Labio-velar approximant

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Labio-velar approximant
w
IPA number 170
Encoding
Entity (decimal) w
Unicode (hex) U+0077
X-SAMPA w
Kirshenbaum w
Braille ⠺ (braille pattern dots-2456)
Sound
Compressed labio-velar approximant
ɰᵝ
wᵝ

The voiced labio-velar approximant is a type of consonantal sound, used in certain spoken languages, including English. It is the sound denoted by the letter w in the English alphabet;[1] likewise, the symbol in the International Phonetic Alphabet that represents this sound is w, and the equivalent X-SAMPA symbol is w. In most languages it is a labialized velar approximant [ɰʷ], and the semivocalic counterpart of the close back rounded vowel [u] - i.e. the non-syllabic close back rounded vowel. As labio-velar consonants do not easily fit into consonant charts with only labial and velar columns, [w] may be put in either the velar column, (bi)labial column, or both, though the latter is rare outside of the official IPA chart; the placement may have more to do with phonological criteria than phonetic ones.[2]

Features[edit]

Features of the voiced labialized velar approximant:

  • Its manner of articulation is approximant, which means it is produced by narrowing the vocal tract at the place of articulation, but not enough to produce a turbulent airstream. The type of approximant is glide or semivowel. The term glide emphasizes the characteristic of movement (or 'glide') of /w/ from the /u/ vowel position to a following vowel position. The term semivowel emphasizes that, although the sound is vocalic in nature, it is not 'syllabic' (it does not form the nucleus of a syllable).
  • Its place of articulation is labialized velar, which means it is articulated with the back part of the tongue raised toward the soft palate (the velum) while rounding the lips. Some languages, such as Japanese and perhaps the Northern Iroquoian languages, have a sound typically transcribed as [w] where the lips are compressed (or at least not rounded), which is a true labial–velar (as opposed to labialized velar) consonant. Close transcriptions may avoid the symbol [w] in such cases, or may use the under-rounding diacritic, [w̜].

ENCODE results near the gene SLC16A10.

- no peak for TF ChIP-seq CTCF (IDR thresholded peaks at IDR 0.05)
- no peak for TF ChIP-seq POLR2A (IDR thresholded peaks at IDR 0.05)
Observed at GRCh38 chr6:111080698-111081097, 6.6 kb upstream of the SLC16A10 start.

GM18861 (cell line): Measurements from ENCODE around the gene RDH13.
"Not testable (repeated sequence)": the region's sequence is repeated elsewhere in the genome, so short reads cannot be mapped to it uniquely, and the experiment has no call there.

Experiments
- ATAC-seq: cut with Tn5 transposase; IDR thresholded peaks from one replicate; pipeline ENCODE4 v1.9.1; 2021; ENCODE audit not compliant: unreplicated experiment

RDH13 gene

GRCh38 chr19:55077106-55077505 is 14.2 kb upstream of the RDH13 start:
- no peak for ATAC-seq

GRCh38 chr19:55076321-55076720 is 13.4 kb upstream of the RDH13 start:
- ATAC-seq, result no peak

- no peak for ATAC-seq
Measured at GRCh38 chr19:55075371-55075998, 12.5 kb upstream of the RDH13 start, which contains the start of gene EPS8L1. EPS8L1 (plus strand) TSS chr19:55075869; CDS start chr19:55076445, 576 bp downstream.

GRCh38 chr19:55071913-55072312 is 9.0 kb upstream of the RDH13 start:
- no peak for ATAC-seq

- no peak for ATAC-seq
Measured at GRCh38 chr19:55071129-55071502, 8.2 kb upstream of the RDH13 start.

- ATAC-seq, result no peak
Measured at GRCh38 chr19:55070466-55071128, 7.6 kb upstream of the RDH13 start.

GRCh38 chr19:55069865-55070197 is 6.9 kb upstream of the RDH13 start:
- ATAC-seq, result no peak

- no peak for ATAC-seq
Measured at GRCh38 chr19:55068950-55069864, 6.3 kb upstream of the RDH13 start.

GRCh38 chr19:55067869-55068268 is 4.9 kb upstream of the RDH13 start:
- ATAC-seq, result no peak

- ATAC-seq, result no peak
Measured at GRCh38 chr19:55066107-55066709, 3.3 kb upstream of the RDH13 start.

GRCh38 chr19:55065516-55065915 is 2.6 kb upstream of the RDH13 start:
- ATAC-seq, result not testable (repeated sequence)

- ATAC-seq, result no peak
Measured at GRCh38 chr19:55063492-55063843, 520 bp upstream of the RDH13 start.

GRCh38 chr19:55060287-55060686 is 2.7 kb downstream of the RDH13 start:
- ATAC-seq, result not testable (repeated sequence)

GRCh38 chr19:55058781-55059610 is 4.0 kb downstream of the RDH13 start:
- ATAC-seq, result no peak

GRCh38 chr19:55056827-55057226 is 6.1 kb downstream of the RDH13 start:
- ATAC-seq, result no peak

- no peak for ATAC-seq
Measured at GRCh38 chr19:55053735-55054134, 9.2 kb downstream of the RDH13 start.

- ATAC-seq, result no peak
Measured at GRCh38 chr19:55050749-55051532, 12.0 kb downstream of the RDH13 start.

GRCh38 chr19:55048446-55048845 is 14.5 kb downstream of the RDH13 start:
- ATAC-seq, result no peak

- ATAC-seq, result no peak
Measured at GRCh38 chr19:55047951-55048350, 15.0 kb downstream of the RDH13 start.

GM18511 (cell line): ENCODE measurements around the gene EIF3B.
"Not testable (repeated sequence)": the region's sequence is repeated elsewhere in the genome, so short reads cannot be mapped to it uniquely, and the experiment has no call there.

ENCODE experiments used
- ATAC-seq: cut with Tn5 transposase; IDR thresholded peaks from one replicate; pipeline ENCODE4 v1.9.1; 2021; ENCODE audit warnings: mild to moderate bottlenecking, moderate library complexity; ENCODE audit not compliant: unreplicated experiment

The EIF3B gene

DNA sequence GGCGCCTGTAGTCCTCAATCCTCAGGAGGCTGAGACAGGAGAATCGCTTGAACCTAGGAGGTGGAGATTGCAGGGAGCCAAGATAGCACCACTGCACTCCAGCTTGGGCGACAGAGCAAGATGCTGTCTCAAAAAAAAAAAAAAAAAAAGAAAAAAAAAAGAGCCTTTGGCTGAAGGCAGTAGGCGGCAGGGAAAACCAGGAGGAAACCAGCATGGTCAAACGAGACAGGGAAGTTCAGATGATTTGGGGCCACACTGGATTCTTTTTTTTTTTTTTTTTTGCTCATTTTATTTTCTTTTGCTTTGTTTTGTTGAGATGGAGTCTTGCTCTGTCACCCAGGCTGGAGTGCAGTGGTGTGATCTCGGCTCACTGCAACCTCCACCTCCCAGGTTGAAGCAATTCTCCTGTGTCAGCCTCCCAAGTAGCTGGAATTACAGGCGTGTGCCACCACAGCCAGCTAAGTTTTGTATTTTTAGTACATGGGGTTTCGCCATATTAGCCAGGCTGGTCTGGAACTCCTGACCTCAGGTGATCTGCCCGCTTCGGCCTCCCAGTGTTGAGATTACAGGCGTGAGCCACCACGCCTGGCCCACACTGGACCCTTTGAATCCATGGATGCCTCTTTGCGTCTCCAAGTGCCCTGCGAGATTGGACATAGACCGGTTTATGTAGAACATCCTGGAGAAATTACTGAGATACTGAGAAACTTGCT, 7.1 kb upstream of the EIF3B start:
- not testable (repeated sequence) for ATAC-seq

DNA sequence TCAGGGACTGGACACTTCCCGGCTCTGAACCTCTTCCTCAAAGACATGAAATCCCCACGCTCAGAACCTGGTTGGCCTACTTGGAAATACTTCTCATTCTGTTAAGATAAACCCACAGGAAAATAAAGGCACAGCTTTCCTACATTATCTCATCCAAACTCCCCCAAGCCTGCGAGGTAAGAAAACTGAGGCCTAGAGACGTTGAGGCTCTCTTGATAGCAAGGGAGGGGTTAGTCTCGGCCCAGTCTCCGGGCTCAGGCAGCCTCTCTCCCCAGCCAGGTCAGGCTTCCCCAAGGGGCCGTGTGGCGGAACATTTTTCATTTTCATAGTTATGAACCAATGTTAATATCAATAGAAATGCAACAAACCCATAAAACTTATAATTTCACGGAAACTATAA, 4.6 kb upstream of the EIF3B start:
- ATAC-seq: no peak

• Its phonation is voiced, which means the vocal cords vibrate during the articulation. However, in some languages, such as Swiss German, it can just mean that this consonant is pronounced shorter and weaker than its voiceless counterpart, while its voicedness or lack thereof is not relevant. In such cases it's more accurate to call such sounds lenis or lax.
  • It is an oral consonant, which means air is allowed to escape through the mouth only.
  • It is a central consonant, which means it is produced by directing the airstream along the center of the tongue, rather than to the sides.
  • The airstream mechanism is pulmonic, which means it is articulated by pushing air solely with the lungs and diaphragm, as in most sounds.

Occurrence[edit]

Language Word IPA Meaning Notes
Abkhaz ауаҩы [awaˈɥə] 'human' See Abkhaz phonology
Adyghe уэ [wa] 'you'
Arabic Standard[3] وَرْد [ward] 'roses' See Arabic phonology
Assyrian Neo-Aramaic ktawa [kta:wa] 'book' Most speakers. [v] and [ʋ] are used in the Urmia dialects.
Basque lau [law] 'four'